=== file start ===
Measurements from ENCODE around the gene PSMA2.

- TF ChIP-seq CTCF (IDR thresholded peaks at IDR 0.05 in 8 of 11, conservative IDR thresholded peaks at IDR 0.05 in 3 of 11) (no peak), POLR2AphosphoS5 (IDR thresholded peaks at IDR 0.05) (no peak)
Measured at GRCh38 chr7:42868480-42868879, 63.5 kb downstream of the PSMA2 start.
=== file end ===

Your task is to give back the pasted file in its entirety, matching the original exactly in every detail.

Measurements from ENCODE around the gene PSMA2.

- TF ChIP-seq CTCF (IDR thresholded peaks at IDR 0.05 in 8 of 11, conservative IDR thresholded peaks at IDR 0.05 in 3 of 11) (no peak), POLR2AphosphoS5 (IDR thresholded peaks at IDR 0.05) (no peak)
Measured at GRCh38 chr7:42868480-42868879, 63.5 kb downstream of the PSMA2 start.